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Apple linked to anti-climate policy lobbying groups

The iPhone maker wants to lead the way on climate change, but funds groups that oppose green policies.

By Afiq Fitri

Tech giant Apple has been criticised for its association with lobbying groups that are “negatively influential” on climate policy, despite its stated aim to be a leader on green issues. According to the Tech Transparency Project (TTP), Apple is currently a member of a range of industry associations that appear to oppose reducing greenhouse gas emissions and ‘right-to-repair’ legislation.

Researchers say Apple’s links to anti-climate industry bodies are at odds with its ambitions to take the lead against climate change. (Photo: HECTOR RETAMAL/AFP via Getty Images)

Data from the TTP reveals how the number of lobbying groups funded by companies like Google, Facebook, Amazon has increased since 2015. This week, the campaign group added Apple to its tracker, and though the company backs fewer lobbyists than its Big Tech rivals, the groups it does support appear to be at odds with the company’s stated position on environmental issues.

Apple aims to become carbon neutral by 2030. “Every company should be a part of the fight against climate change,” CEO Tim Cook said in a statement last October. "We must act quickly to invest in a greener and more equitable future.”

But according to the company’s mandatory lobbying disclosures to the EU, Apple is a member of BusinessEurope, a Brussels-headquartered lobby group. TTP argues that while BusinessEurope’s public positions appear to be pro-environment, the group has “consistently acted to slow regulation and legislation” aimed at reducing greenhouse gas emissions. 

BusinessEurope was also identified by think tank InfluenceMap as one of the top five “most negatively influential” industry lobby groups on Paris-aligned climate policy, which supports the Paris Agreement's long-term mitigation goal of limiting global warming to well below 2°C.

And according to InfluenceMap’s findings, BusinessEurope, together with other industry associations have lobbied to water down the EU’s reform plans on the climate, specifically on the bloc’s approach to carbon emissions.

"Many leading global companies, including Apple, now have ambitious climate strategies,” said Dylan Tanner, executive director of InfluenceMap. "However, there remains a disconnect between these companies and the powerful industry groups they are members of

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“Industry groups such as BusinessEurope continue to pose a significant blockage for global climate action, and yet their member companies remain largely silent about this growing gap.” He added that this disconnect is a “pervasive problem” that has long held back progressive climate policy and that green investors are now keenly aware of associations with such groups.

According to corporate spending data, Apple spent $13m on lobbying policymakers in the US and in Europe last year. This amount was half the amount spent by Facebook, but not significantly less than Google’s funding in 2021. Tech Monitor has previously reported on the sheer scale of Big Tech’s lobbying efforts in the US and elsewhere. 

Apple lobbying opposes 'right to repair'

Meanwhile, the TTP’s research also found that Apple is currently a member of 11 other industry groups opposed to ‘right-to-repair’ policies.

The right-to-repair movement has long argued for the longer use of electronic products to generally reduce the industry’s use of raw materials to build and sell new products. Last year, Apple’s co-founder Steve Wozniak threw his support behind the movement, saying that advocates for right-to-repair are “doing the right thing”.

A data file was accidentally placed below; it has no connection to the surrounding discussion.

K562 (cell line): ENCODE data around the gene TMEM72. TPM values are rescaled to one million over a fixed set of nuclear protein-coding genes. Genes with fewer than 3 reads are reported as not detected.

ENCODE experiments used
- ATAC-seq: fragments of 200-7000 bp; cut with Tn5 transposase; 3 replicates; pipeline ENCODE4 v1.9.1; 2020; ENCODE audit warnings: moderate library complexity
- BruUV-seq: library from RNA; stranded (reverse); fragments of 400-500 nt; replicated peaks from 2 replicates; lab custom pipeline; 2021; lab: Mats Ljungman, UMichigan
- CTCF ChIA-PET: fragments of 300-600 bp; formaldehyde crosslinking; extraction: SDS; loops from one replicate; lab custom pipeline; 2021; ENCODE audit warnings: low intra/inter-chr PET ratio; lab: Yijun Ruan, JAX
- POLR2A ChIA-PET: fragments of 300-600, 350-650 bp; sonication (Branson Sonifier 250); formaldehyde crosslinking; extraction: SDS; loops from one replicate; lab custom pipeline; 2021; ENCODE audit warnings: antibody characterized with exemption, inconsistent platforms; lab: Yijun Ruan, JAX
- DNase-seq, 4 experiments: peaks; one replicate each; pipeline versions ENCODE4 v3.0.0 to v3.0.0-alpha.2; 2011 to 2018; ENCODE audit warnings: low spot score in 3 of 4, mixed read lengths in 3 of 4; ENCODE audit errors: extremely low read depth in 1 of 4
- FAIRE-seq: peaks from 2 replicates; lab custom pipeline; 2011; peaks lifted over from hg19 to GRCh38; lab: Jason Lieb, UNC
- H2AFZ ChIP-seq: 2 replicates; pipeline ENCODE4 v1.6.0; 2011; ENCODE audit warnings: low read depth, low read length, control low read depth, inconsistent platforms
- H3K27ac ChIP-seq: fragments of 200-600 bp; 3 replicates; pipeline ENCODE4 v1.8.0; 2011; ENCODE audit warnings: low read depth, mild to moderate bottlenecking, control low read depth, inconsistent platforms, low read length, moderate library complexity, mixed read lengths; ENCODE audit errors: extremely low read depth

In November 2021, Apple ditched its long-held stance against the right-to-repair by announcing a self service repair policy that provides its customers with hardware to repair their own devices. However, a New York Times journalist described his experience with the self service repair initiative as a “disaster” as well as how a technician he hired to help him said that Apple was “setting up the customer to fail”.

The environmental benefits of repairing electronic products instead of discarding them after a short period of use are clear. Researchers at the Oeko-Institut in Germany found that using a smartphone for seven years would save approximately 100kg of greenhouse gases, compared with using it for just two and a half years. 

And according to the United Nation’s Global E-waste Monitor, a record 53.6 million metric tonnes (Mt) of e-waste was generated globally in 2019, and the total amount of e-waste produced is projected to hit 74 Mt by 2030. Limited options for repair, coupled with higher consumption rates and short life cycles means that e-waste is the world’s fastest-growing domestic waste stream. 

Despite this, four of the industry groups of which Apple is a member provided testimony arguing against a ‘right-to-repair’ bill in Washington, according to TTP’s research. “That raises the question of whether Apple is still trying to kill or soften right-to-repair legislation through its trade groups,” said the report's authors. 

These lobbying efforts appear to be paying off. Yesterday, it was revealed that right-to-repair legislation in California, that would have required companies including Apple to provide documentation and tools to product owners and repair shops, has been abandoned. A report suggested that intense lobbying by tech companies might have played a part in scrapping the proposed laws. 

Tech Monitor has approached Apple for comment on the report.

Read more: 50% of UK tech leaders believe too much IT equipment is wasted

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